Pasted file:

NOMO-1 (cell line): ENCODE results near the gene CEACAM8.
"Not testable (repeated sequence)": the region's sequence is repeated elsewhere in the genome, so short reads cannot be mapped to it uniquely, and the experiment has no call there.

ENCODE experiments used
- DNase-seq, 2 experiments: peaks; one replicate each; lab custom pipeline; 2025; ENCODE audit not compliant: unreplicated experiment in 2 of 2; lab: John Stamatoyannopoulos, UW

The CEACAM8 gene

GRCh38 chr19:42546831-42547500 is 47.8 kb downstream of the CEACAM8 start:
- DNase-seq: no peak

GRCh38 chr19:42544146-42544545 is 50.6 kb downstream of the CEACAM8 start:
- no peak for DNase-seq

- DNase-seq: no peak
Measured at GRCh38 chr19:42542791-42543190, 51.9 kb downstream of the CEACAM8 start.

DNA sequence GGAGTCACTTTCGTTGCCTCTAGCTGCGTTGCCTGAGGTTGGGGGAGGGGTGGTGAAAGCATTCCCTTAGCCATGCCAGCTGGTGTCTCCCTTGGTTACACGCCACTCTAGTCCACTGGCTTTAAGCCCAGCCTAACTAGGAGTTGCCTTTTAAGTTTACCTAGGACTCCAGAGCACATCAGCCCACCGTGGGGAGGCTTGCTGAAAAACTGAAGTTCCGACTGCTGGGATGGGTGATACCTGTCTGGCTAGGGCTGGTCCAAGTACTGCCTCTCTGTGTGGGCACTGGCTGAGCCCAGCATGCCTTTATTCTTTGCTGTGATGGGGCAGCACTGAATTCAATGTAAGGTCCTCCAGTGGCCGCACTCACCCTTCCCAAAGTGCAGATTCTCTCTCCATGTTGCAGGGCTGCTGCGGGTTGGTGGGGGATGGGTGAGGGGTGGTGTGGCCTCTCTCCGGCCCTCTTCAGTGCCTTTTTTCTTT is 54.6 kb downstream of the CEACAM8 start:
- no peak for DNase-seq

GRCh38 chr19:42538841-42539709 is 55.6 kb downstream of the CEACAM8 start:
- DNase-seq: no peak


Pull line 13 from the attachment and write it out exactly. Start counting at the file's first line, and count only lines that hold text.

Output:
- no peak for DNase-seq